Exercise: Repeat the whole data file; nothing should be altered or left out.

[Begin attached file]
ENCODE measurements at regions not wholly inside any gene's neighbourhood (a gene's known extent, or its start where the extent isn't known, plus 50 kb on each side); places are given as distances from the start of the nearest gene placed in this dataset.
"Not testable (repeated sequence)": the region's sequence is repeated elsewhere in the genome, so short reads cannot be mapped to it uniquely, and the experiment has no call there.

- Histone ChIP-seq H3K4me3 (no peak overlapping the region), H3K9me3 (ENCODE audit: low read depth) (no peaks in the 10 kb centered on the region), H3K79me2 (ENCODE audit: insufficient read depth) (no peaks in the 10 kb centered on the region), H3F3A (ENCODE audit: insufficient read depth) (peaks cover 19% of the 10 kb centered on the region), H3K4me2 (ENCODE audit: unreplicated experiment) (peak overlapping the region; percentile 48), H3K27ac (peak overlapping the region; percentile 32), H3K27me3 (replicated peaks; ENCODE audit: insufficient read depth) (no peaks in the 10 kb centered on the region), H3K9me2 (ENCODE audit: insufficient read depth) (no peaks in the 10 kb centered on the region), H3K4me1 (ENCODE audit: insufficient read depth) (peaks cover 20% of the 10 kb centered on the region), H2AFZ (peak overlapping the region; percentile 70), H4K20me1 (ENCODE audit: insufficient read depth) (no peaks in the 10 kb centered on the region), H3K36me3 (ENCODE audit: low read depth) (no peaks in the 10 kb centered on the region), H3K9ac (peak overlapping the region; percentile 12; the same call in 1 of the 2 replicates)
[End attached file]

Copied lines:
ENCODE measurements at regions not wholly inside any gene's neighbourhood (a gene's known extent, or its start where the extent isn't known, plus 50 kb on each side); places are given as distances from the start of the nearest gene placed in this dataset.
"Not testable (repeated sequence)": the region's sequence is repeated elsewhere in the genome, so short reads cannot be mapped to it uniquely, and the experiment has no call there.

- Histone ChIP-seq H3K4me3 (no peak overlapping the region), H3K9me3 (ENCODE audit: low read depth) (no peaks in the 10 kb centered on the region), H3K79me2 (ENCODE audit: insufficient read depth) (no peaks in the 10 kb centered on the region), H3F3A (ENCODE audit: insufficient read depth) (peaks cover 19% of the 10 kb centered on the region), H3K4me2 (ENCODE audit: unreplicated experiment) (peak overlapping the region; percentile 48), H3K27ac (peak overlapping the region; percentile 32), H3K27me3 (replicated peaks; ENCODE audit: insufficient read depth) (no peaks in the 10 kb centered on the region), H3K9me2 (ENCODE audit: insufficient read depth) (no peaks in the 10 kb centered on the region), H3K4me1 (ENCODE audit: insufficient read depth) (peaks cover 20% of the 10 kb centered on the region), H2AFZ (peak overlapping the region; percentile 70), H4K20me1 (ENCODE audit: insufficient read depth) (no peaks in the 10 kb centered on the region), H3K36me3 (ENCODE audit: low read depth) (no peaks in the 10 kb centered on the region), H3K9ac (peak overlapping the region; percentile 12; the same call in 1 of the 2 replicates)